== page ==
Editor's Note: This letter has been updated to include a link of the university response.
We write to address everyone who signed the Open Letter Calling for Action on the ISU College Republicans, all who supported but didn’t feel they could sign and especially everyone who feels unsafe on campus:
As coauthors of the letter sent last week, we are sorry.
We are sorry more won’t be done about this instance. We are sorry the university has not acted as swiftly and decisively to protect you as it did a student organization.
We are sorry the administration did not address the entire campus community directly about this incident, which made you feel unsafe and unwelcome in what should feel like your home, and that you may not have known how to access or read the response from university administration to our open letter until now.
We are sorry the administration’s response didn’t address the concerns we raised about the climate created by the numerous tweets by the ISU College Republicans. Despite the implications in the administration’s letter, we want to make it abundantly clear that we understand, value, respect and believe in the rights guaranteed to all citizens by the First Amendment.
To clarify, our letter asked the administration to explain why the tweets made by the College Republicans constituted protected speech. The administration’s response states that speech is protected unless it creates “severe and pervasive harassment that substantially interferes with students’ education.” The administration did not explain why the College Republicans’ series of tweets disparaging members of underrepresented groups and issuing a call to “arm up” does not meet this standard, even though they made students feel unsafe on campus.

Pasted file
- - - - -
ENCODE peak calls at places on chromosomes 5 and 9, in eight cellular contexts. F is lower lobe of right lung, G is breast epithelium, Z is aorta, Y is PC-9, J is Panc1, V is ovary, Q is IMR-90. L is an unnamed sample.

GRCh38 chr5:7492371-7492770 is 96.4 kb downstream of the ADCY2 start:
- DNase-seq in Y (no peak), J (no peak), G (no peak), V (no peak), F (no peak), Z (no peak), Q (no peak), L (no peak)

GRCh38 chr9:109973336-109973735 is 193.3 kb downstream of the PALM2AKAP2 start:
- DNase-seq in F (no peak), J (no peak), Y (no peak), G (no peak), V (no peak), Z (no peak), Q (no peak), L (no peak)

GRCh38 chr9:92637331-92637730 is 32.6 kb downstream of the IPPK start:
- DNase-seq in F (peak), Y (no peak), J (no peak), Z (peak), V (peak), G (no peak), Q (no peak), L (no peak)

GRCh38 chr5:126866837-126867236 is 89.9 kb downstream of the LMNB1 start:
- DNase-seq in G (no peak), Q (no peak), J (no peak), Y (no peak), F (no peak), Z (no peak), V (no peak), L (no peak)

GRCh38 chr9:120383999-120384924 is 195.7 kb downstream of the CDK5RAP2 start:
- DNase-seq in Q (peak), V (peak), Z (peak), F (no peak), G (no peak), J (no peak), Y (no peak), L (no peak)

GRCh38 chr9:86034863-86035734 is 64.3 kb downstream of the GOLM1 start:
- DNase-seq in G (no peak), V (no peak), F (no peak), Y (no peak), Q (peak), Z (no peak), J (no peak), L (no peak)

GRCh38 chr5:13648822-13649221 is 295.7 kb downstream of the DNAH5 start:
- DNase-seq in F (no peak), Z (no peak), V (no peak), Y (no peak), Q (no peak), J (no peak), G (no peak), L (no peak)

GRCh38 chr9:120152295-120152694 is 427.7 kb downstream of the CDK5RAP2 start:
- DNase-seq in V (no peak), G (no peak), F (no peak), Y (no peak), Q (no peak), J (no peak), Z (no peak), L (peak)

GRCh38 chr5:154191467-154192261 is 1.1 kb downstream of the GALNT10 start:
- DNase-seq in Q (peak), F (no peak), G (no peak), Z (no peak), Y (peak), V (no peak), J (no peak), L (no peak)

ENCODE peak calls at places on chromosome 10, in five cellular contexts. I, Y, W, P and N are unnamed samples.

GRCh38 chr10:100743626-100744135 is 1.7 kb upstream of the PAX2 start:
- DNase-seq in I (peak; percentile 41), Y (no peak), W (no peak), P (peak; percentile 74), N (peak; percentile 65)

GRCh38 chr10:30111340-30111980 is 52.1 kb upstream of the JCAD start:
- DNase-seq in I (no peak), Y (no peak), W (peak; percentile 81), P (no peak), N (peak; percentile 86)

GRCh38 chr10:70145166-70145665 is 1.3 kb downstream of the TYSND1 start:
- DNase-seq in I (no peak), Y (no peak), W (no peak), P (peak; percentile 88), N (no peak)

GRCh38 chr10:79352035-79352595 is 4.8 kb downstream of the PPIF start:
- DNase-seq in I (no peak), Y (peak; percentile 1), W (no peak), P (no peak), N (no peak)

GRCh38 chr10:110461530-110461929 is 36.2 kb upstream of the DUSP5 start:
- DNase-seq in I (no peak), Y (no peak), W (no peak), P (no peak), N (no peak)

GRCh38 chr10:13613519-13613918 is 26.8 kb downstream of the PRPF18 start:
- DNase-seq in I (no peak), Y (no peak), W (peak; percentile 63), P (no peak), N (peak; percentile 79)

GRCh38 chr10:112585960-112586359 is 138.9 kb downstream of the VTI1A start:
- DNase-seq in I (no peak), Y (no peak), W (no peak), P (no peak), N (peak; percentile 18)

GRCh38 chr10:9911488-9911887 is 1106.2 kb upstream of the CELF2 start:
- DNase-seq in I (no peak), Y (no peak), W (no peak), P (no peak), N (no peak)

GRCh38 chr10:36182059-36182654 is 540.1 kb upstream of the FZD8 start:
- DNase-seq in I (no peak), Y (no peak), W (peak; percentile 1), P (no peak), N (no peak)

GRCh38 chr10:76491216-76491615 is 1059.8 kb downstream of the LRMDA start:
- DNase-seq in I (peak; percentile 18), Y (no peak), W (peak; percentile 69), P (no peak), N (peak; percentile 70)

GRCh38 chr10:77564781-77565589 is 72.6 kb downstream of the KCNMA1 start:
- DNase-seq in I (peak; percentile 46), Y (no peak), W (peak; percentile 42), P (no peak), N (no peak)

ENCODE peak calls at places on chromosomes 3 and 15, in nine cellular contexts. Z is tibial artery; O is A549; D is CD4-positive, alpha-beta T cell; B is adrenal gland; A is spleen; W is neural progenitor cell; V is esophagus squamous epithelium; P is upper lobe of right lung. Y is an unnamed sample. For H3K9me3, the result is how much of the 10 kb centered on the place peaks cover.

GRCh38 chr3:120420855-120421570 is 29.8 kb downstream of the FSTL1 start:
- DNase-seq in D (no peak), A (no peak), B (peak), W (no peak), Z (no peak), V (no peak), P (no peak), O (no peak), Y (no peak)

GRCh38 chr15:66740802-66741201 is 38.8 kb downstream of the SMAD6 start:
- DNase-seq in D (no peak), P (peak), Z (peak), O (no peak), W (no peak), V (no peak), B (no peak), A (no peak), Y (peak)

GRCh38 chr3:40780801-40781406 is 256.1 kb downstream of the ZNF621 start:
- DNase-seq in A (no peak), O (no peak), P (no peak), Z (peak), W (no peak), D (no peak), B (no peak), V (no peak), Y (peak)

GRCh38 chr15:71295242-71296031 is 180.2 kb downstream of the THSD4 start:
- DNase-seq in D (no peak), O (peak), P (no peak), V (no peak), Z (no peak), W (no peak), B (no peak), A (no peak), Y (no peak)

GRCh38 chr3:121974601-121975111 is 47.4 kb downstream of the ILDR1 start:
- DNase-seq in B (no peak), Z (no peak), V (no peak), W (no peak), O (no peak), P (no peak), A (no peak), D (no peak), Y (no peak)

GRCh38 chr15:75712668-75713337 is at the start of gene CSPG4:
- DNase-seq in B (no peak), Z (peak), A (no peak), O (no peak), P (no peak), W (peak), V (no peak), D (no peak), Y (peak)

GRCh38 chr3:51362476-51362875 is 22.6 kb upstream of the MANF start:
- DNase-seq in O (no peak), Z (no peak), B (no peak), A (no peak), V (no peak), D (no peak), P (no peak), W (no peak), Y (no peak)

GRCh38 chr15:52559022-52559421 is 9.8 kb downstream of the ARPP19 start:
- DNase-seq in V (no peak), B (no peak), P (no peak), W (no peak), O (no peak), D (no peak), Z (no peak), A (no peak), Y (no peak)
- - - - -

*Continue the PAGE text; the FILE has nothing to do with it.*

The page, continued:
We are sorry that the university administration directed those who feel unsafe to contact a resource for help — the police — that disproportionately harms or kills members of the very populations we were trying to protect by demanding action.
We are sorry that the university is calling for education that will disproportionately tax members of historically marginalized populations by using their emotional labor and time to justify their very existences in spaces in which they already feel unsafe.
We are sorry the Principles of Community are not enforceable.
More than 750 people signed our letter, a clear indication that people's concerns are real and that there is support for change on the Iowa State campus. If you are one of the many people who felt attacked and threatened by the numerous tweets from a student organization, please know there are people who will listen to you, support you and stand up for you.
We will remain unapologetic in our efforts and continue to work for you, to call out hate and to push for university policies — and enforcement of those policies — that reflect the values of diversity and inclusion it espouses.
Last, we wish to clarify that we sign this letter as individuals concerned about the Iowa State campus community and not on behalf of or as representatives of Iowa State or of the units in which we are employed.
Kelly Winfrey, Novotny Lawrence, Lindsay Moeller